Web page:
Foreign buyers seen eyeing rural land
Mainland leadership now allows outsiders to bid for farm sites under the latest policy change
A key meeting of economic policymakers came and went last week, with the leadership's objectives for next year leaving little to trouble property players on the mainland.
Beijing emphasised that it would maintain "proactive fiscal policy and prudent monetary policy", leading analysts to believe the targets for M2 money supply growth and the fiscal deficit might remain broadly unchanged from this year.
This comes as a relief for the property market. Many analysts had expressed cautious optimism for the year ahead before the Central Economic Work Conference.
For foreign investors, the bright spot next year is Beijing's policy for a gradual liberalisation of the rural land market, as stated at the third plenum of the Communist Party last month.
Urban land designated for building can be sold or mortgaged but, until this policy change, could not be used by entities outside the village. The policy is aimed at achieving a unified market for rural and urban construction land and giving farmers more property rights.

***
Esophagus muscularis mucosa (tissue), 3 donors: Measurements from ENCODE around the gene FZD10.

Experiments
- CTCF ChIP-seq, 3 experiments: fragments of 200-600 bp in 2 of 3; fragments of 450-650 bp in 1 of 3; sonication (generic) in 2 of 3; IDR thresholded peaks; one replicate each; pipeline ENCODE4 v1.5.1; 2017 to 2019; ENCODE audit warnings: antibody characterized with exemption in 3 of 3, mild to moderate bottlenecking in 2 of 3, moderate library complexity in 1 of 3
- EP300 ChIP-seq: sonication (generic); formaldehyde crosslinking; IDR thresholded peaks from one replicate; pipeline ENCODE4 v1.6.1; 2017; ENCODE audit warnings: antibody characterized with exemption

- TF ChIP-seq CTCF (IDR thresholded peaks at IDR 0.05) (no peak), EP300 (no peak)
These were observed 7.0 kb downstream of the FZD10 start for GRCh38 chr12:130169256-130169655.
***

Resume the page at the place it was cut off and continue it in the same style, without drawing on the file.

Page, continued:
Rico Chan, a partner at Baker & McKenzie, believes foreign investors stand to gain from the policy. And not just those in the property industry. Foreign investors, such as those with retail or restaurant operations, have long sought to move into rural areas to tap the huge population of farmers. But they have found it difficult to find suitable land.
Chan said the change of use in farm land would now provide them with a way to enter the rural market. Such investors are expected to participate in future public sales of farm sites.
A sale of rural land in Shenzhen on Friday could test market interest as foreign investors are likely to be among the bidders. The land, in Baoan district, covers 14,600 square metres with a gross floor area of 69,900 square metres. The government has set a reserve price of 116 million yuan (HK$147 million) for the site.
According to the tender document, 30 per cent of the proceeds will go to the farmers who own the land, with the rest to the city government.
The Anhui government has allowed farmers in the province to sell land designated for their own houses to expand their income. More such moves are expected.